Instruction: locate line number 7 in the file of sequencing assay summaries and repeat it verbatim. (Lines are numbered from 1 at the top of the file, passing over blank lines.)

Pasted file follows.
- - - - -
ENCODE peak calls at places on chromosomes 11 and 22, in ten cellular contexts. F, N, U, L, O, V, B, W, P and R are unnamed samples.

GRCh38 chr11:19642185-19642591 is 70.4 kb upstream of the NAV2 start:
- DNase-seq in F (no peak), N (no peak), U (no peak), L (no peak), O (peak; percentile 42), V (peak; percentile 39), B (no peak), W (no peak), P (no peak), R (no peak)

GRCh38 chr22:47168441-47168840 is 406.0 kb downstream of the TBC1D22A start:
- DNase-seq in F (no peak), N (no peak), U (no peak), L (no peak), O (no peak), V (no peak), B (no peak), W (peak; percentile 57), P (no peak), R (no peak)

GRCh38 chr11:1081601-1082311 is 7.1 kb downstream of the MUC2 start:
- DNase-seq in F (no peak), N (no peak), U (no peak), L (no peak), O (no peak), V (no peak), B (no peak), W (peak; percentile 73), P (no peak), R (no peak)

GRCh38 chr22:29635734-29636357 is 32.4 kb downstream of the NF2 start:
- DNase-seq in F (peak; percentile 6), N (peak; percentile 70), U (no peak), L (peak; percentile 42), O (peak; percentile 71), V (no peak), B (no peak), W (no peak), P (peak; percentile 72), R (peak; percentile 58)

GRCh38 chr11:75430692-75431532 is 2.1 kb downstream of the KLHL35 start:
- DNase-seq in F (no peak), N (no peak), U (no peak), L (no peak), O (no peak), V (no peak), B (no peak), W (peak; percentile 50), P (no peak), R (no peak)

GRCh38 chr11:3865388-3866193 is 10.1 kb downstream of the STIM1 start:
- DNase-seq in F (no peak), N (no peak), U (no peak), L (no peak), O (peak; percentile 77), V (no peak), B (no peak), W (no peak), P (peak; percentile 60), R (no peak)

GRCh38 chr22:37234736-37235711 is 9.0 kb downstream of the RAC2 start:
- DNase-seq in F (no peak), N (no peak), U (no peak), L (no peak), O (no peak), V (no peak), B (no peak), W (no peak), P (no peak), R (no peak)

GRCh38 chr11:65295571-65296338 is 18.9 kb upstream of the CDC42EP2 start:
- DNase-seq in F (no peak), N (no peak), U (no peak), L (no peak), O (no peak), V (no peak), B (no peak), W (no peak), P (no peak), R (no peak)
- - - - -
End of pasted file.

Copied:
- DNase-seq in F (no peak), N (no peak), U (no peak), L (no peak), O (no peak), V (no peak), B (no peak), W (peak; percentile 73), P (no peak), R (no peak)